How2 Hook up MP3 Anywhere
These are the days of digital music. We've all heard the controversy regarding the music file format, MP3, but like it or not, the MP3 is here to stay. And most of us are very glad about that. Thanks to the Internet, we can now download and hear songs that we thought were long past forgotten, such as those little remembered bands like Vicious Pink, and the Yellow Magic Orchestra.
But our computers are just computers. We want to be able to hear those "way cool" songs on that awesome stereo system we've got sitting in the living room. Well now there's a way, without having to run a ton of wires throughout the house, or without having to burn a new CD every time you get a new song that you want to add to your playlist. In this How2, we're going to show you how to hook up MP3 Anywhere to your computer, and then to your stereo system so that you can change that playlist as often as you want, and it's as painless as the click of a button.
So let's get started!
The first thing we want to do here is set up the Audio Transmitter. The Audio Transmitter is that little piece of equipment that looks like a miniature satellite receiver.
Once you've identified the Transmitter, then hook that into the "Line Out" or the "audio output" of your computer's Sound card. There is a cable supplied in the MP3 Anywhere package that will allow you to hook up the Transmitter to the computer, and then into the left and right ports of the Transmitter.
Also, and it's a little thing we know, but we have to mention it. Make sure that you have plugged the Transmitter into your twelve-volt adapter, and plugged that into your power supply.
Place this Transmitter in a good location, a short distance away from the computer, and raised up just a little. Be sure and raise the antenna.
The Transmitter is now ready to transmit audio to your stereo system, so we'll move on to the Video/Audio Receiver.
An important thing to remember is "audio left," and "audio right." Every stereo cable comes with a red connector, and a white connector (sometimes instead of white, the connector is black). Red always means "Right," and White (or Black) always means "Left." Just think R for Red, and R for Right. That will help you remember which plug goes where. These cables are also called "RCA" cables, in case you should ever have to replace one of them.
Make sure that your Right and Left connectors are hooked up correctly, both to the Video Receiver and to the stereo system. (You can probably use your "Auxiliary" input for your stereo, and you won't have to "borrow" from another input such as CD.)
Again, it's a small thing, but make sure that you've plugged the Video Receiver into the wall with your 12 Volt AC adapter. (We recommend that you keep all your stereo equipment and your computer equipment plugged into a power strip/surge protector, just in case the power goes out, or there's a sudden power surge. The surge protector will automatically shut itself down, protecting your delicate stereo equipment.)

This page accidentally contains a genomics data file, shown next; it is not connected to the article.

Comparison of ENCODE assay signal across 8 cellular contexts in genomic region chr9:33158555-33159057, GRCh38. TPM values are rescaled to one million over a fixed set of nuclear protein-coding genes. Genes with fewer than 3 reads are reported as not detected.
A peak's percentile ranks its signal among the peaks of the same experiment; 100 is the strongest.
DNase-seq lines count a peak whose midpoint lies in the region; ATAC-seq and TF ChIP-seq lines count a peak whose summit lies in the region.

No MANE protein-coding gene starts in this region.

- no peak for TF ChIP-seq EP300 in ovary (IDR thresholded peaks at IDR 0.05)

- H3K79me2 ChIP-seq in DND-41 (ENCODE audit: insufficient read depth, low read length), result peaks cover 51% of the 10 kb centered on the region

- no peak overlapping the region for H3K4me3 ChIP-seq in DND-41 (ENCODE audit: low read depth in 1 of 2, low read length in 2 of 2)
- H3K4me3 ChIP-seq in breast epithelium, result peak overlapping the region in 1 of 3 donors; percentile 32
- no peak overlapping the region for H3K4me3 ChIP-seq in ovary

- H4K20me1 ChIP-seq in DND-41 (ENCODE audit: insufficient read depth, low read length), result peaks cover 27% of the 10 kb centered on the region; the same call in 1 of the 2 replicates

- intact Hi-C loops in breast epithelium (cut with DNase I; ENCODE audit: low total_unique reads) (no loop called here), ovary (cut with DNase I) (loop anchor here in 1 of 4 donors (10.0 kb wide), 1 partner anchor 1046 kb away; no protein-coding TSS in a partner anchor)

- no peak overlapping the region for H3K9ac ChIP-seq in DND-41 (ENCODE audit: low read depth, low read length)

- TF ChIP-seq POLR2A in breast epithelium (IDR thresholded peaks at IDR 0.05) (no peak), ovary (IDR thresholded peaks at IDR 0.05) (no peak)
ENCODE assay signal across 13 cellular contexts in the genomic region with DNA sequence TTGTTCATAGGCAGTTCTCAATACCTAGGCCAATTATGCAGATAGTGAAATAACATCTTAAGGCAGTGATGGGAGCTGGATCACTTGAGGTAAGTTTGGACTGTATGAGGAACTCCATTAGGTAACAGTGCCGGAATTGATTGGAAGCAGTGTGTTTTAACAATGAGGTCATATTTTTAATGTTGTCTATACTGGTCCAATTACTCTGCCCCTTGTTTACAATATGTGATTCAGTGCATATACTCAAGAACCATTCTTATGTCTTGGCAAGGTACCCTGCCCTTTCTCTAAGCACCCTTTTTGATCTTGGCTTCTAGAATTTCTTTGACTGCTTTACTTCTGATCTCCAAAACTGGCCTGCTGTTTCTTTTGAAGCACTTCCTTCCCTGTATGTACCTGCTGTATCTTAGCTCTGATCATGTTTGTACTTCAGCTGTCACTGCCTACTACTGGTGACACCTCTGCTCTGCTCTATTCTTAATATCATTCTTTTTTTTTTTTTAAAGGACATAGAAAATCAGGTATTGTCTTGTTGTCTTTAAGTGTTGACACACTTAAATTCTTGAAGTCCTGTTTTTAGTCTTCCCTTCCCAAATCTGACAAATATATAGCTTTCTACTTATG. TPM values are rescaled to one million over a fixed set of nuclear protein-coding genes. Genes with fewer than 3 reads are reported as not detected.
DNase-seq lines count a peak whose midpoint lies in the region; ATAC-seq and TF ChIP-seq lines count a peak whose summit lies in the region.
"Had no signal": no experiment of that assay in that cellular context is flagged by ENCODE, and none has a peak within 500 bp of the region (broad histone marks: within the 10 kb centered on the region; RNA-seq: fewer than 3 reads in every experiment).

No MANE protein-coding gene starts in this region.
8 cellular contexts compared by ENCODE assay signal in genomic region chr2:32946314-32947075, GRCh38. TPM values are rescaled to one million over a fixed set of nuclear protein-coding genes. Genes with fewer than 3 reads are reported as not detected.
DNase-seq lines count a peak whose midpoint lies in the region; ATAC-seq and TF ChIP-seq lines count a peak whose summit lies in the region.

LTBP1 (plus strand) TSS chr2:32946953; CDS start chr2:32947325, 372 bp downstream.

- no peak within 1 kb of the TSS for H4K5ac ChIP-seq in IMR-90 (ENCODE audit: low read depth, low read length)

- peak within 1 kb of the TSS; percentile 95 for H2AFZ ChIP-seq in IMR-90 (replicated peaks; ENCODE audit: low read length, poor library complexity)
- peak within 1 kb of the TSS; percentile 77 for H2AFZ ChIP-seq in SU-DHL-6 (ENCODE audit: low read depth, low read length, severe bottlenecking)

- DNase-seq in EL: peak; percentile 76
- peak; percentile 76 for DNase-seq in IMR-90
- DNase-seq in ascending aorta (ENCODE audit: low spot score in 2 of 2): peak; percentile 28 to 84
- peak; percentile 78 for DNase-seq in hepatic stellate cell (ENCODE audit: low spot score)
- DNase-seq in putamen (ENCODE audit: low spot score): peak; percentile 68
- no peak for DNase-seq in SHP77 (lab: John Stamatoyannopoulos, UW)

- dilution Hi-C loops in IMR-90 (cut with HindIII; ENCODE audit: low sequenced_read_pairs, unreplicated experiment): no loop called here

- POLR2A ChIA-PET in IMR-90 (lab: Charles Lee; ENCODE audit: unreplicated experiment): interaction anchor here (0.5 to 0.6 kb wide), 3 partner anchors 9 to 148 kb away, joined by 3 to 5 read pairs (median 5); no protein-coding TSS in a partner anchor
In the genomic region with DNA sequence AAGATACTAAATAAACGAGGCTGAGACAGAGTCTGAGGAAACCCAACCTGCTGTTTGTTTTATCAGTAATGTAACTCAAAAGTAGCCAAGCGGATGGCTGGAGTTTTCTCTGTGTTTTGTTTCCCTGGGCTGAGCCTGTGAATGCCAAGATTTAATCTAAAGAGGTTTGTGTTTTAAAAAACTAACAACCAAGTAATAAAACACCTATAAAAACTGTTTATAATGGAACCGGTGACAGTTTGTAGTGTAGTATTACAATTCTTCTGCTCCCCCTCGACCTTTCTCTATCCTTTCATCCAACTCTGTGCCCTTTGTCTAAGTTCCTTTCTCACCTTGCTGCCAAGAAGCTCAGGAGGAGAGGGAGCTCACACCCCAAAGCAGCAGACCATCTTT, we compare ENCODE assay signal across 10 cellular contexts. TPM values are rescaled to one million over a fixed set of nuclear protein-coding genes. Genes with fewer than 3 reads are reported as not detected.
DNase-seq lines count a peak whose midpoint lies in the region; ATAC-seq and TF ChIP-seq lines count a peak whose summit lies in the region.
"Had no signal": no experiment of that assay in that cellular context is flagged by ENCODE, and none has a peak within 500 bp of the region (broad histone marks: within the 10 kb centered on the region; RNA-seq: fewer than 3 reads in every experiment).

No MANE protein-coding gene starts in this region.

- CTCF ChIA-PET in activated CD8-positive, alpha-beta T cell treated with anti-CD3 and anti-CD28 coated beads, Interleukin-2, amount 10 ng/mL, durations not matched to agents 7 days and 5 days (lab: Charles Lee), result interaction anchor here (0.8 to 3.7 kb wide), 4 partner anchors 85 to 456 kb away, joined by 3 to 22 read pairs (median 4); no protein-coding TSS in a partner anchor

Make sure that the "Channel" switch on the underside of the Video Receiver is set to the same letter as the switch on your Audio Transmitter, and make sure that both are turned on.
Now, turn on the stereo to the Auxiliary preset, turn on the computer and select your MP3 playlist, and you're up and running. You should be hearing your favorite ABBA tune as clear as if you were playing a CD.
If you want to continue on, and have your computer act as an audio station, then we'll talk about that Remote Receiver.
Hook the Remote Receiver into a free serial port on your computer. (Be sure and tighten the plugs so that it doesn't slip.)
Go up to www.x10.com/software, and install the Boom 2000 software.
Once Boom is installed, then run the software.
Boom 2000 controls up to three different media players, of any type, such as MusicMatch Jukebox, or WinAmp, or Windows Media Player. It's completely up to you which you choose to use.
Right click on the Boom Window and select "Players."
In the dialog box, under MP3, pick the MP3 player you wish to use. In the CD dialog box, choose which CD player you wish to use. In the DVD dialog box, choose the DVD player you wish to use. Then click okay. (The options in these drop-down boxes are determined by what's already installed on your computer.)
Now run Boom 2000. Press "Power" to open your MP3 or CD player. Now you've got the "Play" "Stop" "Pause" and other commands right there on your computer just as you would a CD player. And you can use your remote to make any changes you would like to make, between MP3s and CDs, volume up or volume down, or off and on.
Your computer is now its own audio system, and you've still got that big stereo out there in the living room too. Have fun with your music, and remember, don't turn it up too loud or you'll annoy the kids.
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